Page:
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Surfin' with Santa

I managed to avoid the malls on Black Friday, the affectionate term used to describe the day after Thanksgiving, the biggest shopping day of the year.

I did, however, make the mistake of joining the throngs of people who ventured out to christen the new Great Lakes Crossing Mall. And if that wasn't a peek into the future of mall culture, I don't know what is.

I consider myself an ace shopper. I swoop into the best parking space, know exactly what I'm looking for, find it marked half-off on the clearance rack, track down the most readily available cashier, pay cash and escape with only a few minor irritable offenses.

But holiday shopping isn't fun. It's a nightmare. Long, hot lines, expensive markups and uncomfortable crowds are just a few of the reasons why more shoppers are taking their credit on the wired road.

High-tech stocks are on the upswing, even though the rest of the market is dipping -- partly because of the increase in online spending.

Could this mark the end of the era of the super mall?

Some of the biggest winners include computer hardware and software peddlers, retailers with strong catalog markets (such as Eddie Bauer and Land's End), and book and music sellers. Others now include some of the traditional "anchor" stores, such as Nordstrom's, which are finding that they don't want to be last on the bandwagon. And most of the retail sites I've visited offer products at deeply discounted prices -- at least compared with their physical store counterparts.

Studies from various sources estimate that online spending has doubled since this time last year. A report produced by Forrester Research in Cambridge, MA, predicts that by 2003, 6 percent of all retail sales will be a result of online spending.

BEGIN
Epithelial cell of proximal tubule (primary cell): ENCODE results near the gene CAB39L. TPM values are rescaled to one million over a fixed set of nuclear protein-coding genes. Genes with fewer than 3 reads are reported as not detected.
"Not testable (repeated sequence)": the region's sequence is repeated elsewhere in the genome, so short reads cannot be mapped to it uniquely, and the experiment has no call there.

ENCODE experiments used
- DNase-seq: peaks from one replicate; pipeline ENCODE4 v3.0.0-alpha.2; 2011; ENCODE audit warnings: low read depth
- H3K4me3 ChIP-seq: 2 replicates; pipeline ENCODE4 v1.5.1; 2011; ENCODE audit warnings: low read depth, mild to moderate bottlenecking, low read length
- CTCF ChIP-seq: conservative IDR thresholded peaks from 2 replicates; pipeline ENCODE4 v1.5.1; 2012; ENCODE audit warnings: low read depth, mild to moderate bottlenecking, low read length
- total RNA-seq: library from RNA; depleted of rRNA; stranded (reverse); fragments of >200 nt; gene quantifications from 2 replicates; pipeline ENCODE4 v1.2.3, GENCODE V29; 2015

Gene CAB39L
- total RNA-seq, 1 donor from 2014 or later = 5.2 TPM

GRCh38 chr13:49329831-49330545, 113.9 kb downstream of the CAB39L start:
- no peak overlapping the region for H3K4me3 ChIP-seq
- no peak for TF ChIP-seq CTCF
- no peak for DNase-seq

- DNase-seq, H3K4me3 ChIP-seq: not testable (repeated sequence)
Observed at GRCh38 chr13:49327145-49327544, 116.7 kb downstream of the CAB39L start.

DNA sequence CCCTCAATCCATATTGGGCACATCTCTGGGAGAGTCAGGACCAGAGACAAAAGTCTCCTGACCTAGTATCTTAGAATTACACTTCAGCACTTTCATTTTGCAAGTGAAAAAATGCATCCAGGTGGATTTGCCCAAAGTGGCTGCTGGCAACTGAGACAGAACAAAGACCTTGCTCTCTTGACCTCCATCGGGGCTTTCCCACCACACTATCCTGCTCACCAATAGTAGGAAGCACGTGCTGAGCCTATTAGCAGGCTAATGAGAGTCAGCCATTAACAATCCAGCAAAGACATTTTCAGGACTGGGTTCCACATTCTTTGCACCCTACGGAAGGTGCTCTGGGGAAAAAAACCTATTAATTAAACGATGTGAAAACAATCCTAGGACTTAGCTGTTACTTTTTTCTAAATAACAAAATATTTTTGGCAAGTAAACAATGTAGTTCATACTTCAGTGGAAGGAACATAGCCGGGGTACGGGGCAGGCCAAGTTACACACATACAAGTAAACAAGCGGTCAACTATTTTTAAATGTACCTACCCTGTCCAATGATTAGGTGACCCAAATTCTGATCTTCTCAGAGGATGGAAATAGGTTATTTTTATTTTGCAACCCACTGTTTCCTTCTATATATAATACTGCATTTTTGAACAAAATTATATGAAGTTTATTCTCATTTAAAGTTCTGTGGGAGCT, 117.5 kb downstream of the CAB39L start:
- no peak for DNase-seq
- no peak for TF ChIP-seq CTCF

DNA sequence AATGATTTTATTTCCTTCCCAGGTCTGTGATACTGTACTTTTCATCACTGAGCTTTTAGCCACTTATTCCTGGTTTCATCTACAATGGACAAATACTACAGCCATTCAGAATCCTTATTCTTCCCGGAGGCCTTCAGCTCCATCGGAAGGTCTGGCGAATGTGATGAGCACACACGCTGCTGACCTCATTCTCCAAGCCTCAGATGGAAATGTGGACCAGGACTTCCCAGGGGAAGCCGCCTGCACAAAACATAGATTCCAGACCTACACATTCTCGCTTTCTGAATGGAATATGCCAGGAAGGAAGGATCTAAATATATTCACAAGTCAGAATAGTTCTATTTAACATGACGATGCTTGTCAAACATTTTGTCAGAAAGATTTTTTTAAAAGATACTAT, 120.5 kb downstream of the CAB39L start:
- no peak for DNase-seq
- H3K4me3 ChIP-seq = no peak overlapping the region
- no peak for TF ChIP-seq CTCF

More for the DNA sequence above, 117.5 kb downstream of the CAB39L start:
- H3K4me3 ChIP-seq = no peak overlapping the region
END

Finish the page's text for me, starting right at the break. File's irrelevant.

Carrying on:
The reason it works? Convenience. More product information is available, it's open 24 hours, 7 days a week, and shipping usually takes only a couple of days.

Of course, someone had to come up with National Online Shopping Week 1998, which continues through Dec. 4.

I must admit I have ventured only as far as Amazon.com to make actual purchases. Then again, my gift list is short and recipients have come to expect a book, or at least a gift certificate for books.

For buying newbies here are a few tips and cautions:

* Make sure you're conducting your transaction in a secure environment. To do this you need a secure browser and a shopping site that is secure as well. AOL, Internet Explorer and Netscape's latest version are all secure browsers.

When you enter the check-out area of a site, a message will flash on your screen indicating that you are entering a secure area. This means the site protects your data and that your credit card information is being encrypted as it is transmitted.

* Check privacy policies. Sometimes you're asked to submit information about your likes and dislikes, in addition to name and address. Merchants may use this information to bombard you with marketing literature or sell it to other companies. You can keep yourself safe if you check the site's privacy policy, which tells you precisely what they do with the data and personal information you send.

* Use common sense. Don't buy big-ticket items your first time out; shop in stores that have been around for a while or that you are already familiar with; check return policies and warranties; inquire about sales tax; and make sure you know the shipping costs.

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